The main characters are a married couple named Edith and Joe. The novel begins with Joe’s death, a big town funeral, and then follows the various attendees, including Edith and their two children, as they leave the funeral. The narrative bounces backwards and forwards in time. There are some intriguing passages. There are dalliances, betrayals, reversals, scandals.

But not much seems to happen.

Edith and Joe, as O’Hara tracks them back and forth across time, emerge as complex people. Edith in particular has her refined, decent air stripped away to reveal a toxic, repugnant center.

O’Hara is a fine writer of dialogue. But, there’s little warmth, understanding or insight. Frederick is haunted by a pretty silly Freudian subtext, with uptight women and sexually frustrated men.

Here’s a sample:

 

Under the unwritten rules of the time, Ben [no relation] could have beaten and raped his wife with impunity; the screams of violently abused women were heard not only in the poorer districts of the town, where, to be sure, they were heard more frequently. . . . A gentleman did not force his attentions on a lady; the lady protected the gentleman’s pride by pleading a splitting headache or by telling him it was her time of the month.

I don’t need to do a close reading to parse out the problematic issues here.

The book does end on a high note. The last forty pages or so has an unnamed biographer examine the last years of Joe’s life. The tone is elegiac, melancholic and far superior to the other 300-plus pages. The writing is stronger. The characters are more defined. O’Hara clearly wrote it at a different time than the rest of the novel.

But it isn’t enough. John O’Hara’s principle virtue is his raunchy tastelessness. He could have made a great American pervert. But he sought accolades and acceptance instead.

4.

1955, unlike the three previous years, was a dynamite year for fiction. William Gaddis published The Recognitions; Nikos Kazantikas released The Last Temptation of Christ; Patricia Highsmith put out The Talented Mr. Ripley; Paul Bowles published The Spider’s House; Eudora Welty put out The Bride of the Innisfallen; and Robert Penn Warren released Band of Angels. The Brits were still marching: John Wyndham, Evelyn Waugh, William Golding, and Graham Greene all published major novels[4].

All of which would make Frederick seem quaint and forgettable, a flash in the pan misfire that won the top award through moxie or luck. But, this same year, Flannery O’Connor released her short story collection A Good Man Is Hard To Find. It’s her best collection, stories that possess a wild manic energy, and yet are somehow economical, elegant and controlled. Just about any single story from this collection is better, and more important, than O’Hara’s entire oeuvre.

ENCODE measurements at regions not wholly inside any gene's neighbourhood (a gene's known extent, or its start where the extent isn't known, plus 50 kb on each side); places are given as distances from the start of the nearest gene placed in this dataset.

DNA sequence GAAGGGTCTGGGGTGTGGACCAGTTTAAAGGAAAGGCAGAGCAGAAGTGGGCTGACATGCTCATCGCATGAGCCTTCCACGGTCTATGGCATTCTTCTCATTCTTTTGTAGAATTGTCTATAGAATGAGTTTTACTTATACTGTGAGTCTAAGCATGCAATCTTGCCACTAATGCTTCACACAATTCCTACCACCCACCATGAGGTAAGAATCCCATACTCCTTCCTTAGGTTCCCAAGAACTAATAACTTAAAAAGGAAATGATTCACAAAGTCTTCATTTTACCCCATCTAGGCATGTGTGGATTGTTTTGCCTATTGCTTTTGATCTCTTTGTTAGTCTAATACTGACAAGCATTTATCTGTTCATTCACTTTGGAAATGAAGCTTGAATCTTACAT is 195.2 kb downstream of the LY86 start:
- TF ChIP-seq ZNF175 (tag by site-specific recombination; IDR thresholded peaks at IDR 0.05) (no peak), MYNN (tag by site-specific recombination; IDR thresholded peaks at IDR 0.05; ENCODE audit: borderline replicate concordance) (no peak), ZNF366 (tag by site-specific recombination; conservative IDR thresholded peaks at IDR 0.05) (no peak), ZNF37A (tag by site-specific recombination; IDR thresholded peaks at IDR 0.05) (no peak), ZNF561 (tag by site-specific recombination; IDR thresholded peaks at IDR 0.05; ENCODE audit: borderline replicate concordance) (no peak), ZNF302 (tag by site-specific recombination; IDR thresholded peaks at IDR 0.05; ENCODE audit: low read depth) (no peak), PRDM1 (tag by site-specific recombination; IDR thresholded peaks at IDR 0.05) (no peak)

It gets worse. J.P. Donleavy published The Ginger Man, one of the greatest comic novels in the English language, a tragic, hilarious, heart-breaking romp through the squalor and foppery and depravity of a narcissistic American slumming in Ireland. The Ginger Man is one of the direct inheritors of Ulysses, only it’s more streamlined, tauter, and way more fun to read. A fantastic, vibrant novel that embraces its joyous perversion. Donleavy could write circles around O’Hara.

But the biggest scandal of them all: in 1955, Vladimir Nabakov published Lolita. Lolita is rightly considered one of the masterpieces of 20th century fiction. You could scour the entire planet and not find a single person who believes O’Hara should have been awarded the top writer’s award over Nabakov, Donleavy, and O’Connor.

Shameful.

Glad to leave O’Hara behind. Onward and hopefully upward.


[1] Even though plenty of his contemporaries saw through his bullshit.

[2] Ian McEwan, Iris Murdoch, Paul Bowles, Horace McCoy, Cormac McCarthy, John Hawkes, Nick Cave, Anais Nin, Celine, Genet, George Bataille, any of a thousand French authors . . .

[3] Cheever was a drunkard, cruel to his wife, an unabashed philanderer who blamed his dalliances with younger men on his wife being overweight. But Cheever could write like a mad genius and had enormous empathy for his characters.

[4] Golding published The Inheritors, his biggest misfire, although an interesting failure; it follows a clan of the last Neanderthals as the Cro-Magnons are inheriting the earth. Better than it sounds.